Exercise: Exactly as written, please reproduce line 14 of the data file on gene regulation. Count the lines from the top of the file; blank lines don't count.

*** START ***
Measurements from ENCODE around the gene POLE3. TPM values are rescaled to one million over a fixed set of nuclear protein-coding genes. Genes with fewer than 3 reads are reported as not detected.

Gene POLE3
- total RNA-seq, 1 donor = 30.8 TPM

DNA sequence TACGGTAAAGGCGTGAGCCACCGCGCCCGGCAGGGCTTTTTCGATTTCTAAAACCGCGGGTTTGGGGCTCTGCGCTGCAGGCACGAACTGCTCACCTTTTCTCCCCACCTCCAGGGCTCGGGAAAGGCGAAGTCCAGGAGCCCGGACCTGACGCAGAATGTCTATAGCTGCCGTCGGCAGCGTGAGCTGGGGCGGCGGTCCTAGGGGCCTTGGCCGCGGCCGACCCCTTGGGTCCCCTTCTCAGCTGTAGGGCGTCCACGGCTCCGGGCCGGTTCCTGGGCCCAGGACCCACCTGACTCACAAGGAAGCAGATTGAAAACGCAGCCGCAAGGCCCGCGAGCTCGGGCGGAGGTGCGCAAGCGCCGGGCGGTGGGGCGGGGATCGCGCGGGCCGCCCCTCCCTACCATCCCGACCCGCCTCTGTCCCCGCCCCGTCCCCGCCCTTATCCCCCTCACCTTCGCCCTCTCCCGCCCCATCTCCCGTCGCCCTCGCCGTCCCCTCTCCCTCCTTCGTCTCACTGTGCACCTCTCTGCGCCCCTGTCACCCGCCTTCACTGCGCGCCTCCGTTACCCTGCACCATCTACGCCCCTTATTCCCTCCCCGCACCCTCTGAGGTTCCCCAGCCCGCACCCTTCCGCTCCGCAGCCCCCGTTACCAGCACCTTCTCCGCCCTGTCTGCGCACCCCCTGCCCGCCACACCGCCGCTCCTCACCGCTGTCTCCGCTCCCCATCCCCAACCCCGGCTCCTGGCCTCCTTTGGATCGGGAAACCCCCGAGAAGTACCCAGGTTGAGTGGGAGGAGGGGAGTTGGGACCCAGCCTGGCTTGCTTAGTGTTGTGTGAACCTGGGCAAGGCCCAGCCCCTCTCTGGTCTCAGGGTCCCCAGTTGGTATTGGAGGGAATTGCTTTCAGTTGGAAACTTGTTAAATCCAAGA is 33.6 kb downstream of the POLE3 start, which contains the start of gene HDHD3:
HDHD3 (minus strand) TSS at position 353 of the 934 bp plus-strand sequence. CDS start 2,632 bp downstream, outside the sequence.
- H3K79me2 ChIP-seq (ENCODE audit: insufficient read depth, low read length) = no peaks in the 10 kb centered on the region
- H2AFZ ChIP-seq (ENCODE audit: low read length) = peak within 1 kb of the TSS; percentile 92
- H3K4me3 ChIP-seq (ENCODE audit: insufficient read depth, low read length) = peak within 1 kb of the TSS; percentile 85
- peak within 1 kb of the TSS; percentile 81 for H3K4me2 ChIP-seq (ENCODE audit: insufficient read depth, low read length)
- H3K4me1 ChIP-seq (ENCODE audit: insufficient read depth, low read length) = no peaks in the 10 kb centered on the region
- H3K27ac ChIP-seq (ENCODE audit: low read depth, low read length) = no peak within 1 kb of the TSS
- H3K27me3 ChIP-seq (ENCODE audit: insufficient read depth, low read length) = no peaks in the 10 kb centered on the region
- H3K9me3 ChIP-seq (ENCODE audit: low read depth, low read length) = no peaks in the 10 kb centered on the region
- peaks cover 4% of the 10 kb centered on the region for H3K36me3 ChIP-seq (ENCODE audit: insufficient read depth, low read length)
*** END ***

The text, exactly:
- peaks cover 4% of the 10 kb centered on the region for H3K36me3 ChIP-seq (ENCODE audit: insufficient read depth, low read length)